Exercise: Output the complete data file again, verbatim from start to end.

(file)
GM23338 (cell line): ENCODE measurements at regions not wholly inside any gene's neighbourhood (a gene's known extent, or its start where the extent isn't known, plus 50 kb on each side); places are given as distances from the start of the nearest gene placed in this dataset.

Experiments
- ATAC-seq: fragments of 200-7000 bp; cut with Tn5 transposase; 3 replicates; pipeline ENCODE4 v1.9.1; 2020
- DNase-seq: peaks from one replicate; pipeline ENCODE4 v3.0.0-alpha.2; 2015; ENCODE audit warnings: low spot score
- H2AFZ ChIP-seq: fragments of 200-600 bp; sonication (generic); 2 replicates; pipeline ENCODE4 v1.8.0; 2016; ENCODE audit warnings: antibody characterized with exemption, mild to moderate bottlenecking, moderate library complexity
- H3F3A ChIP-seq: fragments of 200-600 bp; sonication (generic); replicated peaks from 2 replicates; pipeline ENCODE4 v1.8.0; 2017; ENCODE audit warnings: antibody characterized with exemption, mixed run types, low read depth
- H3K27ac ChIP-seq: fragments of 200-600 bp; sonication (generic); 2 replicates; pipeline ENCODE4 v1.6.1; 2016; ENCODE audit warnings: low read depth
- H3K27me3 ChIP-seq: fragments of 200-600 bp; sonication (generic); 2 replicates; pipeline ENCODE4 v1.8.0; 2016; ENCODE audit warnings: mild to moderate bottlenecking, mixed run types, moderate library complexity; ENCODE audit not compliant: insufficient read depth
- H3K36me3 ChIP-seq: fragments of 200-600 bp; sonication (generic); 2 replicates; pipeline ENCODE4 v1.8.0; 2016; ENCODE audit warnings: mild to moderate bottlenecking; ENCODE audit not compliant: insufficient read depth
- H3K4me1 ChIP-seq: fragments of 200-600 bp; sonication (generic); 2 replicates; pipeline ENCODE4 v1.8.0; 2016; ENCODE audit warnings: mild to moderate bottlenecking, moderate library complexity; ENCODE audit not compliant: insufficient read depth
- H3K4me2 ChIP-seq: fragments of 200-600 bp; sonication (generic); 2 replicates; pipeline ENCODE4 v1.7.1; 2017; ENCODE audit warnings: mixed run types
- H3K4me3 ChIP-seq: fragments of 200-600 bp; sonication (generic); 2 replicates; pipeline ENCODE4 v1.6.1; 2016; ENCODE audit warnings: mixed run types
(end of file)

GM23338 (cell line): ENCODE measurements at regions not wholly inside any gene's neighbourhood (a gene's known extent, or its start where the extent isn't known, plus 50 kb on each side); places are given as distances from the start of the nearest gene placed in this dataset.

Experiments
- ATAC-seq: fragments of 200-7000 bp; cut with Tn5 transposase; 3 replicates; pipeline ENCODE4 v1.9.1; 2020
- DNase-seq: peaks from one replicate; pipeline ENCODE4 v3.0.0-alpha.2; 2015; ENCODE audit warnings: low spot score
- H2AFZ ChIP-seq: fragments of 200-600 bp; sonication (generic); 2 replicates; pipeline ENCODE4 v1.8.0; 2016; ENCODE audit warnings: antibody characterized with exemption, mild to moderate bottlenecking, moderate library complexity
- H3F3A ChIP-seq: fragments of 200-600 bp; sonication (generic); replicated peaks from 2 replicates; pipeline ENCODE4 v1.8.0; 2017; ENCODE audit warnings: antibody characterized with exemption, mixed run types, low read depth
- H3K27ac ChIP-seq: fragments of 200-600 bp; sonication (generic); 2 replicates; pipeline ENCODE4 v1.6.1; 2016; ENCODE audit warnings: low read depth
- H3K27me3 ChIP-seq: fragments of 200-600 bp; sonication (generic); 2 replicates; pipeline ENCODE4 v1.8.0; 2016; ENCODE audit warnings: mild to moderate bottlenecking, mixed run types, moderate library complexity; ENCODE audit not compliant: insufficient read depth
- H3K36me3 ChIP-seq: fragments of 200-600 bp; sonication (generic); 2 replicates; pipeline ENCODE4 v1.8.0; 2016; ENCODE audit warnings: mild to moderate bottlenecking; ENCODE audit not compliant: insufficient read depth
- H3K4me1 ChIP-seq: fragments of 200-600 bp; sonication (generic); 2 replicates; pipeline ENCODE4 v1.8.0; 2016; ENCODE audit warnings: mild to moderate bottlenecking, moderate library complexity; ENCODE audit not compliant: insufficient read depth
- H3K4me2 ChIP-seq: fragments of 200-600 bp; sonication (generic); 2 replicates; pipeline ENCODE4 v1.7.1; 2017; ENCODE audit warnings: mixed run types
- H3K4me3 ChIP-seq: fragments of 200-600 bp; sonication (generic); 2 replicates; pipeline ENCODE4 v1.6.1; 2016; ENCODE audit warnings: mixed run types